The Drachen Foundation recently placed a database of its library archive online for the public to view. With prized volumes and many information-heavy reference books, easily overlooked in the Drachen Foundation Archive are three small volumes of poetry, prose, and pictures lovingly compiled by Philippe Cottenceau. Cottenceau, who recently passed away, was a celebrated kite maker respected worldwide for his interesting and ephemeral flying creations.
Founder of French kite association, Au fil des Vents,” Cottenceau worked zealously with the ambition to promote what he sees as a magical object, “with all its rich historical associations and its capacity to inspire wonder.” Through Au fil des Vents, he directed the publication of a semi-regular newsletter recording his and others’ kite research abroad as well as three very special volumes.
The volumes Cottenceau published though Au fil des Vents, “Cahiers: Au fil des Vents” issues one and two (printed in Cottenceau’s native language, French) and the special edition of Au fil des Vents newsletter are composed of insight, historical information and commentary and were beautifully laid out and organized by Cottenceau Philippe.
Fiercely independent, Cottenceau was one of the first contemporary kite makers to really explore the Malay and Indonesian kite traditions and traveled throughout Asia to observe and discover kite traditions. His writing attentively written and carefully detailed, he reported on his travels in addition to revisiting the kite traditions of Europe and presented ideas that pushed others to serious research.
The first issue of Cahiers (February 2002) focuses on kites in China, detailing the rise of this country’s popular tradition, includes a survey of the contemporary kite scene in China, the kites of Lingzhi, and recounts the “Legend of the White Snake.” Delightful annotation and stunning photographs add charm to its elegant layout.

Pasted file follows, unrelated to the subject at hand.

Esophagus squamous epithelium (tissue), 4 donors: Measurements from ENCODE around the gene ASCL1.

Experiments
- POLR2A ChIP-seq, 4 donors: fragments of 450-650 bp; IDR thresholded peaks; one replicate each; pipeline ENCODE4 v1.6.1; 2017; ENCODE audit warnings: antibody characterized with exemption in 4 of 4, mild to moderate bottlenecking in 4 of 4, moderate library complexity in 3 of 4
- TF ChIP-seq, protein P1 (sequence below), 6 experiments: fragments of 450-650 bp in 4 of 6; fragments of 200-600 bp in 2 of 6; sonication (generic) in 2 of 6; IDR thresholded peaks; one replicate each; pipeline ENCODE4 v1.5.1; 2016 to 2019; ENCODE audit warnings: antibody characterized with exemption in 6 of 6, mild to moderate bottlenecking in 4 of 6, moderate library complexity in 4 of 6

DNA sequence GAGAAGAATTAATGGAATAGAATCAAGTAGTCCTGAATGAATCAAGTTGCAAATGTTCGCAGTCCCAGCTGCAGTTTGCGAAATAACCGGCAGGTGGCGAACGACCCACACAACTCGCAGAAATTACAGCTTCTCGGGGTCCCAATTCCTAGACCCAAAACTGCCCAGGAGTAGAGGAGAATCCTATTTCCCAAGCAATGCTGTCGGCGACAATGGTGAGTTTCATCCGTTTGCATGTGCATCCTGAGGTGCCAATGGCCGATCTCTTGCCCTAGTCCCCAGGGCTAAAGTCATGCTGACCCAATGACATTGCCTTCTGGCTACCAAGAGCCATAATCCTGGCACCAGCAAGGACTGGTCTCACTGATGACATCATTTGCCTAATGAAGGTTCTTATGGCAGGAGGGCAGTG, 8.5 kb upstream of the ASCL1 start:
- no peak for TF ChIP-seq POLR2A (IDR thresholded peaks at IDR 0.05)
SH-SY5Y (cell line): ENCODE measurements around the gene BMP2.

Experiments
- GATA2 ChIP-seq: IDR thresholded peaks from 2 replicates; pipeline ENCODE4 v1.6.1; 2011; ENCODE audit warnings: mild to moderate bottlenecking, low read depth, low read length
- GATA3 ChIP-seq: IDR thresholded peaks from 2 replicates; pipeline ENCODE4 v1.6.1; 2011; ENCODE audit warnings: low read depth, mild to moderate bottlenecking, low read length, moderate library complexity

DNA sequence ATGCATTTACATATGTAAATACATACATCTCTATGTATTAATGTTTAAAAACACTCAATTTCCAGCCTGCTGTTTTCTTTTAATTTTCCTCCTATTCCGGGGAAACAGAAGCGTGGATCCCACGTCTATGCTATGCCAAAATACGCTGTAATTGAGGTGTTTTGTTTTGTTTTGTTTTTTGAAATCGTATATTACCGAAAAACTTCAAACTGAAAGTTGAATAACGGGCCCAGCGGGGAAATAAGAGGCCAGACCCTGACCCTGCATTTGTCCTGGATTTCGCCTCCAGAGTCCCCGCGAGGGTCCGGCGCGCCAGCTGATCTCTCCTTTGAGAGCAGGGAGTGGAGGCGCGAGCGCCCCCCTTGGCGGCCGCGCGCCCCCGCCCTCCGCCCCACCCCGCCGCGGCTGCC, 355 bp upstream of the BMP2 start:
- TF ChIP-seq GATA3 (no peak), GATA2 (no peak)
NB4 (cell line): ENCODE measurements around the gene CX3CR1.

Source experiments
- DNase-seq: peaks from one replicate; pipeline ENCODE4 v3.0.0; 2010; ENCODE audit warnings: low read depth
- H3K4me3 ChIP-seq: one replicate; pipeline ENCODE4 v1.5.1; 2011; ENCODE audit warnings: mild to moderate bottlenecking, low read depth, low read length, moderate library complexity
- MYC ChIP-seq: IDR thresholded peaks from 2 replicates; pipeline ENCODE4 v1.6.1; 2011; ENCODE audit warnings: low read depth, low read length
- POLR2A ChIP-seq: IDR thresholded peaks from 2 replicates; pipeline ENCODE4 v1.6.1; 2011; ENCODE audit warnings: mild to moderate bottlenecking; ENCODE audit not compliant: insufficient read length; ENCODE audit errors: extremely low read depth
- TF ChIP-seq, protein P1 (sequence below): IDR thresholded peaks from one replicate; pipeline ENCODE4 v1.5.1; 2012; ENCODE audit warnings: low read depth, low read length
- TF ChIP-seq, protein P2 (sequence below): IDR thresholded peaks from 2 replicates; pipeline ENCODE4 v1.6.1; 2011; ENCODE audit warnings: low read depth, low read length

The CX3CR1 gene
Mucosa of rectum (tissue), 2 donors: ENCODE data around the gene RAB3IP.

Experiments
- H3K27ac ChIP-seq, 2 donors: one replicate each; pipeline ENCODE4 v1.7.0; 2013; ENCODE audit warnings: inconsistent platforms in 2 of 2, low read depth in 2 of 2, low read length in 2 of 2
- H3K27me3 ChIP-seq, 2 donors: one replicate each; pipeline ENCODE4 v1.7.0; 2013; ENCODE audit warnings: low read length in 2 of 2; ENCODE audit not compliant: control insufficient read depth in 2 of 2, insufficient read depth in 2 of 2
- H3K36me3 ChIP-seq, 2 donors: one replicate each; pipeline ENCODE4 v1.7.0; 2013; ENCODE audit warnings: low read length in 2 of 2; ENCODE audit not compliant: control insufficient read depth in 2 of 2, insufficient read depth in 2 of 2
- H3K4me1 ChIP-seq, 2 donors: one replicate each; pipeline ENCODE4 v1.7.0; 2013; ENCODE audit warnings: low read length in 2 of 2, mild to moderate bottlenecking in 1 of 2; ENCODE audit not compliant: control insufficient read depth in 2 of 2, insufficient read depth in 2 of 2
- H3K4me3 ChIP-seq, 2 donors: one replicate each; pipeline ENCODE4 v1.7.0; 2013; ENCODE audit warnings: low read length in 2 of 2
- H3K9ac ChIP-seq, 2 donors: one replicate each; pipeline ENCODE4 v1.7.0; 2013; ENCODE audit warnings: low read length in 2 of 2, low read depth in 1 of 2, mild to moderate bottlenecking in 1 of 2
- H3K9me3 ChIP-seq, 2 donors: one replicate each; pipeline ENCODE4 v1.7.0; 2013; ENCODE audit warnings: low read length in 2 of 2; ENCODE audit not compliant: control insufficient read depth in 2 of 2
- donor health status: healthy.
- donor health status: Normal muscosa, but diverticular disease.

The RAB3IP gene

In the second issue (April 2003), Cottenceau and writer Jean –Pierre Ollive focused on the significance of the “pear shaped” kites of Europe. First dated around the fifteenth century, the familiar shape of the pear-top shows up in many parts of Europe and was made of paper, sporting a variety of hand painted designs and motifs.
The volume details the origins of this kite in France and the origins of the art and popular imagery used to decorate them. The full color pages, offered in the center of the book, offer a variety of hand painted and printed designs, displaying gorgeous examples with delightful humor.
Once experienced, the innovative painting and story style of these kites and their decorations are difficult to forget. Sometimes advertising popular products of the time, many times political in nature, many printing companies at the time had produced these kite sails to showcase their printing quality. Occasionally, they will surface at antique book fairs and auctions.
Like the Cahiers volumes, Au fil des Vents’ special edition newsletter is also full of gracefully written information and elegant layout. Offering charming poetry about the appeal of the kite, essays on kites in education, and research of kite cultures in Columbia, Vietnam and Indonesia, each page conveys both the magical allure and seriousness of Cottenceau’s approach to kiting.
Small gems like Cottenceau’s publications are the unexpected treasures of any archive. With Philippe’s passing they become even more treasured.